I flipped through the Attorney General's brief in the Fisk appeal. No surprises, but I continue to scratch my head at the argument that "the Collection obviously will not be available to the public in ... the South ... when it resides in Bentonville, Arkansas." This could be an example of this phenomenon, but I always thought Arkansas was part of the South.
Much more interesting is this law review article by BU's Alan Feld: Who Are the Beneficiaries of Fisk University's Stieglitz Collection? The whole thing is worth reading (and I thank Terry Martin for the pointer), but I'd like to highlight a couple of points here.
First, on why the debate should be different when it's a Brandeis or a Fisk that seeks to sell work: "When a university rather than a museum owns artwork, ... the institutional calculus becomes more complex. The university appropriately considers the educational value of the artworks, their relationship to the core educational mission, and the university's capacity to derive maximum educational utility from continued ownership of the work. Other educational needs may deserve higher priority. The public reaction to any proposed sale often fails to balance the school's multiple obligations." (But it's always so much easier to be OUTRAGEOUSLY OUTRAGED than to balance multiple obligations.)
Next, he reminds us that the Fisk-is-selling-the-work narrative doesn't really accurately describe what's going on here: "Under the proposal, Crystal Bridges would pay Fisk $30 million for an undivided half interest in the collection. Fisk and Crystal Bridges each would display the collection for six months of each year. The proposed sale to Crystal Bridges thus would reallocate some of Fisk's ownership rights to a public institution pursuing an arts education mission, keeping the works out of private hands, while enabling Fisk to proceed with its proposed educational improvements." (I know, repulsive, right?)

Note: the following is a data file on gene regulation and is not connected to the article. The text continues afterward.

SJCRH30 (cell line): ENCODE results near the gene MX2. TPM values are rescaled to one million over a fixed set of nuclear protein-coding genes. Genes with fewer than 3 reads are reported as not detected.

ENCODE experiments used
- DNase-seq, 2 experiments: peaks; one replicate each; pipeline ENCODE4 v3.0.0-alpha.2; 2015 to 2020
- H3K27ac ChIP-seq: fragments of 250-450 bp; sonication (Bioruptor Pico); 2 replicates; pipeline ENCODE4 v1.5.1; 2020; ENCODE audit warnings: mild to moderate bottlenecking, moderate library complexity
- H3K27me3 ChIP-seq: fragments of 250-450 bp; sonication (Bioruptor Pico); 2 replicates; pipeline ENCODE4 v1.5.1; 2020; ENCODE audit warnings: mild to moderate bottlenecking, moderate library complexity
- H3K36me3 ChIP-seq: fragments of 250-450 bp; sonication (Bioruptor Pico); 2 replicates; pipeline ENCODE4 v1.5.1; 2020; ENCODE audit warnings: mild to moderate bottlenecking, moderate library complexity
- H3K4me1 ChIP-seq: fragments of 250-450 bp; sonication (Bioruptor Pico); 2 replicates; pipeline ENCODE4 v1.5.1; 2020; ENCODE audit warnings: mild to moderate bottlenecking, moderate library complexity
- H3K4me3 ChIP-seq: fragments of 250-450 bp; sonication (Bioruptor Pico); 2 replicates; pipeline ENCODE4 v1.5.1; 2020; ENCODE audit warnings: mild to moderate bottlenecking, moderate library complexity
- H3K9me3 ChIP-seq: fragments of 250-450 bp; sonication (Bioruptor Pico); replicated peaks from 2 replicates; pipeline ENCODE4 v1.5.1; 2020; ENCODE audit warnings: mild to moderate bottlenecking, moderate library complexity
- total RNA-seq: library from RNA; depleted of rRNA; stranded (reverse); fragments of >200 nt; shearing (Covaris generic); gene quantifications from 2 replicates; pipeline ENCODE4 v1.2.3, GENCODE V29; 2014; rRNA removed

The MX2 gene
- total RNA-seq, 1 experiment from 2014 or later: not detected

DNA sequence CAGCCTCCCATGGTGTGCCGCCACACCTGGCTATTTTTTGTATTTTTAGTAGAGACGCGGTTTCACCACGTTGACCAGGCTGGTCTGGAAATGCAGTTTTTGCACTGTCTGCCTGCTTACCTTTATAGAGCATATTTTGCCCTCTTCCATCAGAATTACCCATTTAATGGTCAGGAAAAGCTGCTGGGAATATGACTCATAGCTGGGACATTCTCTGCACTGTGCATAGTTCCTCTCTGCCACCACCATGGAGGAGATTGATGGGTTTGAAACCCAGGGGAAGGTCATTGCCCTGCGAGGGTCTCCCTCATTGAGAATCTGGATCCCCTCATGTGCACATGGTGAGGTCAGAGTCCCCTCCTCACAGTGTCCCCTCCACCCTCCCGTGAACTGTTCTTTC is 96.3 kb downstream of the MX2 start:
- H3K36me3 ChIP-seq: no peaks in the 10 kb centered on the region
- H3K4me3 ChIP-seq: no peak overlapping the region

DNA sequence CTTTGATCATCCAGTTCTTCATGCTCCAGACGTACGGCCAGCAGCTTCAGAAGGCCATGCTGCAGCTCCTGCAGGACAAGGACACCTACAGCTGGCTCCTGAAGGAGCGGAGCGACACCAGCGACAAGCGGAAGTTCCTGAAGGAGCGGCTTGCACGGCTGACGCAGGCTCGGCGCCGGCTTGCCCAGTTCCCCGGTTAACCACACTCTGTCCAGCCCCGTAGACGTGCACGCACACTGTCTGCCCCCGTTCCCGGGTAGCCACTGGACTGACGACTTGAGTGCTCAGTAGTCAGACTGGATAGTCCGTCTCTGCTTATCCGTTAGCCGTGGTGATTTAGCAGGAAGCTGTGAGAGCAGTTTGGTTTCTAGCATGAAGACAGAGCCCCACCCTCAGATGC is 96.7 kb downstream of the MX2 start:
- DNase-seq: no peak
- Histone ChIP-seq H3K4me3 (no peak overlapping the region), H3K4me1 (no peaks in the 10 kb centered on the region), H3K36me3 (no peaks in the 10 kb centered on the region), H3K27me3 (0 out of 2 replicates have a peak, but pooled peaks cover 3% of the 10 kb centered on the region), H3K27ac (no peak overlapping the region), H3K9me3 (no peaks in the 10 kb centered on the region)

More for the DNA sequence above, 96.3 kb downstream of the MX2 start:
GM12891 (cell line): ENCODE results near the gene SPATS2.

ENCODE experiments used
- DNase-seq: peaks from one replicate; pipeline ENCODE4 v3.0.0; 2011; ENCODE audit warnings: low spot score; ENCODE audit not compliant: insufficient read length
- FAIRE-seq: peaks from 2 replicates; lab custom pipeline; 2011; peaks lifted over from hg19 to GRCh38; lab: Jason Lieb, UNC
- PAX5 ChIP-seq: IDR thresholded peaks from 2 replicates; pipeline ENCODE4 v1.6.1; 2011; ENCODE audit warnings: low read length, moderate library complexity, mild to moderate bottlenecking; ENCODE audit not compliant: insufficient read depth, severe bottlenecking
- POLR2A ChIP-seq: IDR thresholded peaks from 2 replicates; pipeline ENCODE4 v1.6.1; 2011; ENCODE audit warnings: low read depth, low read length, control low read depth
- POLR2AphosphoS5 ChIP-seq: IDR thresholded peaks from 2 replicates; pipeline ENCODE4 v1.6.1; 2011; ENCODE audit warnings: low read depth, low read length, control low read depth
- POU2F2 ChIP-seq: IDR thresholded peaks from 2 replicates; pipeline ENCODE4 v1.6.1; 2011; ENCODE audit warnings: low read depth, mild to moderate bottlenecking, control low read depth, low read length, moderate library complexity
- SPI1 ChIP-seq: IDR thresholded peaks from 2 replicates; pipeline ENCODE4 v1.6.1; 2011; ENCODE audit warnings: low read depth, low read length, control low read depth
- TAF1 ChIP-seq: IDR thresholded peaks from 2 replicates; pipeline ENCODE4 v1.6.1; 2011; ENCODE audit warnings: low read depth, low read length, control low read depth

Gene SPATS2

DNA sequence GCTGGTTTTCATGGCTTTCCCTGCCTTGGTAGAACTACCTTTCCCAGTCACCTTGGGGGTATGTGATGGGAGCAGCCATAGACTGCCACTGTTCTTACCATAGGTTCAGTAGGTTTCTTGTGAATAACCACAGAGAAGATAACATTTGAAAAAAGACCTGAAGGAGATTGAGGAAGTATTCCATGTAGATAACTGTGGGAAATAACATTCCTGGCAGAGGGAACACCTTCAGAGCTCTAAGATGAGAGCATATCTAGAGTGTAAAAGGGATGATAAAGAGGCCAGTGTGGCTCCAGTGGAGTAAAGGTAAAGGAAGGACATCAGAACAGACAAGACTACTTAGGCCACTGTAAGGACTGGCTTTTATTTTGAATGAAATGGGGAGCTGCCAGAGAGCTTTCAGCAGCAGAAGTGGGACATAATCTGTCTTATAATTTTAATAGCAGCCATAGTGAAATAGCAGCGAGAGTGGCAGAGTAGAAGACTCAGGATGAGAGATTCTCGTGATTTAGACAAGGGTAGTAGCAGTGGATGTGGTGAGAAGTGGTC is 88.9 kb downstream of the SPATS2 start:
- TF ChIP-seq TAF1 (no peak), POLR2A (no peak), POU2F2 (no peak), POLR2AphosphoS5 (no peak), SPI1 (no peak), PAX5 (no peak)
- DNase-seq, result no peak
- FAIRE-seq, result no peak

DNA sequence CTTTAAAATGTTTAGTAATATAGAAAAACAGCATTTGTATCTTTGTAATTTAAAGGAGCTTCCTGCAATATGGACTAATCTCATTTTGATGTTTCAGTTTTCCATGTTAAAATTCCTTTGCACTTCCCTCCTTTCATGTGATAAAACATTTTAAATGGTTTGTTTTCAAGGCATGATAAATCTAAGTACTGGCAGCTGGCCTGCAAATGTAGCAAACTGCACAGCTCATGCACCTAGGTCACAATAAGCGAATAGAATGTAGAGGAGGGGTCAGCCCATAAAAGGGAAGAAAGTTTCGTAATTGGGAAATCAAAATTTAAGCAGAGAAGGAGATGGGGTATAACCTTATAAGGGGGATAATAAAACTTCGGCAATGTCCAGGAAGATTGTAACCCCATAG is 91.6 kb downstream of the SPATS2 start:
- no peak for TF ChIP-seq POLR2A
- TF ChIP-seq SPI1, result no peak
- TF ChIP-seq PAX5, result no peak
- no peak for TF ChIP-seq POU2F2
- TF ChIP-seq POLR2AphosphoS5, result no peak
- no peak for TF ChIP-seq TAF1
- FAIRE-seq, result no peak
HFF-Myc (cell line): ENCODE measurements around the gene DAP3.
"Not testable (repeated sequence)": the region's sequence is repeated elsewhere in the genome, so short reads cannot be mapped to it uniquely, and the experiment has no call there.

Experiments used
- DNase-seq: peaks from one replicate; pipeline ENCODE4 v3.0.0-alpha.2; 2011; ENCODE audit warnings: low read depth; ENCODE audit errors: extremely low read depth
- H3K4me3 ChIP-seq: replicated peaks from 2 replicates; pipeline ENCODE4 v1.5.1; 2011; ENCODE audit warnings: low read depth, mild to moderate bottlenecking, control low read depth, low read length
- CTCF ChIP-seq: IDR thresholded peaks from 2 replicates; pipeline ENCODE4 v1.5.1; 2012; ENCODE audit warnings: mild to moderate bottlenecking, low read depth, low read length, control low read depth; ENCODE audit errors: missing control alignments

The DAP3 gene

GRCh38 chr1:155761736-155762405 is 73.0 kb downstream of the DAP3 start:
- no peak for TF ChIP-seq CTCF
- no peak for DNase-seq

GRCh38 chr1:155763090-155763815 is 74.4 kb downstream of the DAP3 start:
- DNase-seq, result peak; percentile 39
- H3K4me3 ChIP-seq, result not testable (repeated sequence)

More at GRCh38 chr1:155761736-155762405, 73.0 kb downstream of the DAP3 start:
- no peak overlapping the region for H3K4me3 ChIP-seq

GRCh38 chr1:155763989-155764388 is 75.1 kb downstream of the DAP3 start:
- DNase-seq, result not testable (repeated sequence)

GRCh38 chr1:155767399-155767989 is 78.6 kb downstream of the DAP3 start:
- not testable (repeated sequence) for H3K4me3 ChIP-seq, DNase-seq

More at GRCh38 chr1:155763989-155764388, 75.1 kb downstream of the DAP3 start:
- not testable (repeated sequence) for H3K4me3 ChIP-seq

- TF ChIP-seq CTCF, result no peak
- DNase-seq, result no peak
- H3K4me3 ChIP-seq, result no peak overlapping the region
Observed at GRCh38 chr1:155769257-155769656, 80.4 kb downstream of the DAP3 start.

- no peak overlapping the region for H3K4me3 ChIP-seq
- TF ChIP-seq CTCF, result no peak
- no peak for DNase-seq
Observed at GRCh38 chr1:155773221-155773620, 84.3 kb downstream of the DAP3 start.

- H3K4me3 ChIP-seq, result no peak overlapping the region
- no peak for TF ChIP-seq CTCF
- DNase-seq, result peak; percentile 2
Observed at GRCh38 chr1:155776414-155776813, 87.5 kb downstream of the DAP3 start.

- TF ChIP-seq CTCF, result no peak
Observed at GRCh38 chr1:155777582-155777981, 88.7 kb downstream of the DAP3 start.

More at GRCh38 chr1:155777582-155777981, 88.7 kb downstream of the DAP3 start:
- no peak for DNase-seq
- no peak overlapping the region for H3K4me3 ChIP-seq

He has the following answer to those who "fear that the failure to respect donor wishes after they make the gift will discourage subsequent donors from donating gifts to charity: "[T]his disincentive should have only modest effect on rational donors who see that the modification of conditions results from the combination of changed circumstances and the passage of a long period of time." (Or, as Jack Siegel put it, "Let's get real.")
He also points out that we are often dealing with "thin or cryptic evidence of donor intent": "If cy pres requires a court to ask, 'what would the donor do in the face of changed circumstances?,' the answer comes close to guesswork in such cases. We simply cannot know precisely what either Stieglitz or O'Keeffe would have directed had they known of Fisk's current economic difficulties. ... Would they have favored the sale to Crystal Bridges of a half interest in the collection? We do no know." (I made a similar point -- that "we actually have no idea what [O'Keeffe] would have wanted had she known Fisk would end up in the condition it's in" -- here.)
He ends up arguing for a pragmatic approach: "The institution should maintain fidelity to donor conditions until circumstances have changed. At that point, an inquiry broader than donor intent should ensue. The court ... should identify the parties whose interests bear on the matter at hand -- including, but not limited to, the explicit concerns that the donors expressed when they made the gift -- and determine the best current outcome."